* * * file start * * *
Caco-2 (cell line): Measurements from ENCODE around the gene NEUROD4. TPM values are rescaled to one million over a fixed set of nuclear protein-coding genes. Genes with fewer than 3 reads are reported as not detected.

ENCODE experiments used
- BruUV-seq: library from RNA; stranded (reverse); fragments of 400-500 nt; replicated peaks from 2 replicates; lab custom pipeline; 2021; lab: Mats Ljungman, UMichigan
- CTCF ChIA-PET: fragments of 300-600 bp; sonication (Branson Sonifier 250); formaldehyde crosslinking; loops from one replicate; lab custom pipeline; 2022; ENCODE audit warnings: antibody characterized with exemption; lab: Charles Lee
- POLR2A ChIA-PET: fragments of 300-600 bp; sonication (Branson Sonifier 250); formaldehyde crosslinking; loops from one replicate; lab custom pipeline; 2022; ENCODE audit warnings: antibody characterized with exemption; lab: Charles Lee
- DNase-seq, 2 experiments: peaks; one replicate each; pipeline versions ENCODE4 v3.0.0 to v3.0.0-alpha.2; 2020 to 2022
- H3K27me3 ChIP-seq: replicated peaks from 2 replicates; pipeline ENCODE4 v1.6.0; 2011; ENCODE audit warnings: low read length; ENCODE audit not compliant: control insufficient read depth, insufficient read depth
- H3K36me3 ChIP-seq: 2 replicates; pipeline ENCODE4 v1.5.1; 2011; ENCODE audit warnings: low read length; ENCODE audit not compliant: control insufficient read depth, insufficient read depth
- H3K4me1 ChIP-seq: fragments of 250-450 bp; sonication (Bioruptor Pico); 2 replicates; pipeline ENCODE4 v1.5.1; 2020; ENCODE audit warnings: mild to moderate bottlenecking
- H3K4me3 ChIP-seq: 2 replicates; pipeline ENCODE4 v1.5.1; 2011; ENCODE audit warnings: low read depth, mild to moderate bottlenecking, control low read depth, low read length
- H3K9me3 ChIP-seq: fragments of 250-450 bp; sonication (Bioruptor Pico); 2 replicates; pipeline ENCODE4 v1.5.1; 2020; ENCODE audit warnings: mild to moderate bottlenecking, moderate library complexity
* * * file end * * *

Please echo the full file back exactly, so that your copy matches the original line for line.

Caco-2 (cell line): Measurements from ENCODE around the gene NEUROD4. TPM values are rescaled to one million over a fixed set of nuclear protein-coding genes. Genes with fewer than 3 reads are reported as not detected.

ENCODE experiments used
- BruUV-seq: library from RNA; stranded (reverse); fragments of 400-500 nt; replicated peaks from 2 replicates; lab custom pipeline; 2021; lab: Mats Ljungman, UMichigan
- CTCF ChIA-PET: fragments of 300-600 bp; sonication (Branson Sonifier 250); formaldehyde crosslinking; loops from one replicate; lab custom pipeline; 2022; ENCODE audit warnings: antibody characterized with exemption; lab: Charles Lee
- POLR2A ChIA-PET: fragments of 300-600 bp; sonication (Branson Sonifier 250); formaldehyde crosslinking; loops from one replicate; lab custom pipeline; 2022; ENCODE audit warnings: antibody characterized with exemption; lab: Charles Lee
- DNase-seq, 2 experiments: peaks; one replicate each; pipeline versions ENCODE4 v3.0.0 to v3.0.0-alpha.2; 2020 to 2022
- H3K27me3 ChIP-seq: replicated peaks from 2 replicates; pipeline ENCODE4 v1.6.0; 2011; ENCODE audit warnings: low read length; ENCODE audit not compliant: control insufficient read depth, insufficient read depth
- H3K36me3 ChIP-seq: 2 replicates; pipeline ENCODE4 v1.5.1; 2011; ENCODE audit warnings: low read length; ENCODE audit not compliant: control insufficient read depth, insufficient read depth
- H3K4me1 ChIP-seq: fragments of 250-450 bp; sonication (Bioruptor Pico); 2 replicates; pipeline ENCODE4 v1.5.1; 2020; ENCODE audit warnings: mild to moderate bottlenecking
- H3K4me3 ChIP-seq: 2 replicates; pipeline ENCODE4 v1.5.1; 2011; ENCODE audit warnings: low read depth, mild to moderate bottlenecking, control low read depth, low read length
- H3K9me3 ChIP-seq: fragments of 250-450 bp; sonication (Bioruptor Pico); 2 replicates; pipeline ENCODE4 v1.5.1; 2020; ENCODE audit warnings: mild to moderate bottlenecking, moderate library complexity